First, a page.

In 1917, exactly a century ago, women in the Netherlands were granted the passive right to vote. This meant women were able to be elected in politics, but were not allowed to vote themselves. It was only in 1919 that women were given the active right to vote, which allowed them to participate in electing a candidate.
After 1870, the feminist movements of the ‘First Wave’ (1850-1920) of England and the United States influenced the Netherlands, causing a feminist consciousness to develop itself within wealthy families of the bourgeoisie. The women’s movement exposed and challenged women’s subordinated position in society. The main goal was to achieve access for women to all forms of education, the right to participate in civil service under the same circumstances as men, and equal rights of the management and expenditure of joint ownership. Women’s right to vote was heavily emphasised on.
In 1882, a female doctor, Aletta Jacobs, wrote a letter to the mayor of Amsterdam, asking why she was not registered as a voter, although she paid the legal required amount of taxes to be eligible to vote. The mayor answered that although the law did not say explicitly that women could not vote, the intentions of the law could not be discussed. The result of a long judicial fight was that the parliament changed the law and added ‘male’ to the article of the law. It was very clear now- women had no right to vote.
In the early days of the twentieth century, the debate of universal suffrage divided the Socialists and the Liberals. The Socialists put emphasis on suffrage for the lower classes, and thought that once the men had suffrage, the women would follow. The Suffragettes, being mostly upper class women, opposed this idea fiercely. Eventually, the question was solved in a very Dutch manner. The right to stand for election for both women and men was granted in 1917 and the right to vote for all women and men was granted in 1919. At the same time, subsidized Catholic and Protestant schools were erected. The Socialist, Liberal, Catholic and Protestant political parties all got what they wanted.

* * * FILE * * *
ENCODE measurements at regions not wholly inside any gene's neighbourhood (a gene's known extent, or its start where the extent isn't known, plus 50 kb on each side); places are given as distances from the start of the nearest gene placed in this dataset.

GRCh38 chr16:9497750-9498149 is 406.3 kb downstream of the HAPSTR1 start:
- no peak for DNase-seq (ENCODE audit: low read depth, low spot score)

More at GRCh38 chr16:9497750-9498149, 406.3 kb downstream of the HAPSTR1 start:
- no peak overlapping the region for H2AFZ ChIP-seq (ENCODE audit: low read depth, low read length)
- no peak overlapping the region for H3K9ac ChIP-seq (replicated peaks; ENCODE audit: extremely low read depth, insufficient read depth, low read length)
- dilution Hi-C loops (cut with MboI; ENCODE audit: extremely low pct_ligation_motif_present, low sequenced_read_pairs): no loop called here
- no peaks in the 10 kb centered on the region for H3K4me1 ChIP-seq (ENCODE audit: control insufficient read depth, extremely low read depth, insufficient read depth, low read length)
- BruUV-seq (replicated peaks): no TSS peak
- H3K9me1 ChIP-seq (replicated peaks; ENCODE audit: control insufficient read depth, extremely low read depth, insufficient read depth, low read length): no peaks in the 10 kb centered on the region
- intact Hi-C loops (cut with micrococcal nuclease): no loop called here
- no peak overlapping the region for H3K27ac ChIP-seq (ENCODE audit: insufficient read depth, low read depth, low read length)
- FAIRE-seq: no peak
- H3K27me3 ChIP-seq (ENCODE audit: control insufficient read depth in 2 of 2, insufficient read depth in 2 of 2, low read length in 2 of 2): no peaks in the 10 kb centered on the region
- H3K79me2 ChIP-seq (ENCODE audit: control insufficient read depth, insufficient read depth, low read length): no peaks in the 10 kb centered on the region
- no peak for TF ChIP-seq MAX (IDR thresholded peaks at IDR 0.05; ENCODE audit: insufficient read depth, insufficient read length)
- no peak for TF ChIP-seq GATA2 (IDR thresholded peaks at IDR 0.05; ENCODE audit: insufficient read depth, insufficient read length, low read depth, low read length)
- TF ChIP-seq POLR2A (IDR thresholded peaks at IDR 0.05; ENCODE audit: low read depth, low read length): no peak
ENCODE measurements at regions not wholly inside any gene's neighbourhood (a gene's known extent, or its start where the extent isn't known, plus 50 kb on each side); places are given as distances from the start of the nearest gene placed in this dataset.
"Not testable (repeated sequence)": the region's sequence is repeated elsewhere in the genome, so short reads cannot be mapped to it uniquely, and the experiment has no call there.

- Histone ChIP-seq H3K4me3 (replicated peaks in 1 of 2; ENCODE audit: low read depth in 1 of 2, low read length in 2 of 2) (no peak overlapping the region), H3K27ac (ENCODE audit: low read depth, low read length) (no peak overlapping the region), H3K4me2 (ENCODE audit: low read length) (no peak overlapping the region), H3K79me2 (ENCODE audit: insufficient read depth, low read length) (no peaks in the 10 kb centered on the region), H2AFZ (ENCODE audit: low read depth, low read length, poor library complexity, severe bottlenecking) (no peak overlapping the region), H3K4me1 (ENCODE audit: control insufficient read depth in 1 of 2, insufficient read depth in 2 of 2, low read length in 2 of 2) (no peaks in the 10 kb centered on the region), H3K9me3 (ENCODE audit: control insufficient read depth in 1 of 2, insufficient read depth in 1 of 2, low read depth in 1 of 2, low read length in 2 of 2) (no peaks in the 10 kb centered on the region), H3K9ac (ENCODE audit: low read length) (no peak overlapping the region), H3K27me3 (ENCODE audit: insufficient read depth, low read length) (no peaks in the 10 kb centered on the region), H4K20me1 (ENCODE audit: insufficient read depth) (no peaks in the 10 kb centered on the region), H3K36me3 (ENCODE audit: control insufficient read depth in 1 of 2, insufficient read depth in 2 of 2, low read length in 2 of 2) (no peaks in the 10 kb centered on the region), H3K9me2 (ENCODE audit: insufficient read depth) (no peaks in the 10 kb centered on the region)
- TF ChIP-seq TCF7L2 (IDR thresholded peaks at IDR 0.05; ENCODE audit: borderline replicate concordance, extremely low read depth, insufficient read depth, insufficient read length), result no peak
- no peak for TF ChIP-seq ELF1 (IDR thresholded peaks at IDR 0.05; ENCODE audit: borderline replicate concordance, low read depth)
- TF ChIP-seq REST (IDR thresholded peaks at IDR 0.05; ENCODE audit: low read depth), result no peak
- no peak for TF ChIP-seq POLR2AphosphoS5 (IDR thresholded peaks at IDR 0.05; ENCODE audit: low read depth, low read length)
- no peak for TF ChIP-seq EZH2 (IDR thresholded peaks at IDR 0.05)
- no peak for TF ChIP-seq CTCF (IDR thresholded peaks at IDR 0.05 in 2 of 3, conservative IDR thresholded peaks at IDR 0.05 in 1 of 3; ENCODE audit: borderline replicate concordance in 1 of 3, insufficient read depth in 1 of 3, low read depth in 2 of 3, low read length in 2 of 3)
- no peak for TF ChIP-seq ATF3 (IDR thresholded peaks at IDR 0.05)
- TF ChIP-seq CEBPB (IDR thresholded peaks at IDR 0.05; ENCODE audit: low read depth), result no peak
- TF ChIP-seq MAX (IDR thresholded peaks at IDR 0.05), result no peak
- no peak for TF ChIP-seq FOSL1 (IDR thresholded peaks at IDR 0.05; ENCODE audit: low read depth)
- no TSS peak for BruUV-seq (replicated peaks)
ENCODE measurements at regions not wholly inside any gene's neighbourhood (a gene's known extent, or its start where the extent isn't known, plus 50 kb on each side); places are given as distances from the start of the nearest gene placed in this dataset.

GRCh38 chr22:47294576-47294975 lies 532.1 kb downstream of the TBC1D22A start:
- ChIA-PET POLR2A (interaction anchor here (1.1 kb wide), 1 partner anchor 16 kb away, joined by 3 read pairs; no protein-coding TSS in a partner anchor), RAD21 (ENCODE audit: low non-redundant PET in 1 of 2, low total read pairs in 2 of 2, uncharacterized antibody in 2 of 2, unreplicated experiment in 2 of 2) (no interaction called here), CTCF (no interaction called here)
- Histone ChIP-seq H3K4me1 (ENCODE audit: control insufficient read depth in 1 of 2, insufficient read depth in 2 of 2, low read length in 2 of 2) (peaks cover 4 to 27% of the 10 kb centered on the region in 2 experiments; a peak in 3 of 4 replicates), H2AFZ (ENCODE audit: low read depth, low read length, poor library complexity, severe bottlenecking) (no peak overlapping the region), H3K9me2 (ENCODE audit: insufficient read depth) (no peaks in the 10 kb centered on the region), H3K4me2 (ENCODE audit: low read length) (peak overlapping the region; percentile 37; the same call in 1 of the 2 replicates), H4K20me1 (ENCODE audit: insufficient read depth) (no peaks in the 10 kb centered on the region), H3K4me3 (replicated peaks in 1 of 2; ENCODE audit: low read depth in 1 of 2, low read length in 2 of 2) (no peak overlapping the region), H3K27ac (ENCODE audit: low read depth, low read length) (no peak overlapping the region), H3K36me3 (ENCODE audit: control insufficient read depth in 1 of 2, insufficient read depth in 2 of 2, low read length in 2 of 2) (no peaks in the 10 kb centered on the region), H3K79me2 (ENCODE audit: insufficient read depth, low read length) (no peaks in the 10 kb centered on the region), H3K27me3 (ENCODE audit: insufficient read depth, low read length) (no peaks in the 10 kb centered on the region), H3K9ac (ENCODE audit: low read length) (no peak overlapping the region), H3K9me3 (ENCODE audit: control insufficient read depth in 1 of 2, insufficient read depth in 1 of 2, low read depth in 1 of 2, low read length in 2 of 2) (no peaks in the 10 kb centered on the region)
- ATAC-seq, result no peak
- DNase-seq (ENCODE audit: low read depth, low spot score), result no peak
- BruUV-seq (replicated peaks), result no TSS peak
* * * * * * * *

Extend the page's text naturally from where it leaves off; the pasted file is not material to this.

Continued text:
Hedy D’Ancona has had an impressive career- both in and outside politics. In the sixties, Hedy D’Ancona was one of the founders of ‘Man Vrouw Maatschappij’ or MVM (Man, woman, society), a mixed feminist group that put fundamental questions concerning gender relations to the forth. She is one of the few active members of the feminist groups of the second wave that pursued a political career. She was a member of the Dutch Upper House, the junior minister of Emancipation, the Minister of Welfare, Public Health and Culture, a MEP, and the chair of the Dutch Social Democrats of the European parliament. The fact that Hedy D’Ancona has combined feminism with both a professional and a political career has contributed positively to the image of women’s issues as an important and accepted political issue. Although during the second feminist wave activities concerning women’s issues mostly took place outside the political realm, D’Ancona has a history of pulling feminism into (social democratic) politics. During her (unfortunately) short period of junior minister of Emancipation, she changed the idea that ‘women had still a lot ground to cover’ to ‘gender as an issue of power’. She started to design policy to avoid violence against women and girls, and the gender based division of labour. The device of the second feminist wave -the personal is political- describes Hedy D’Ancona in all of her aspects.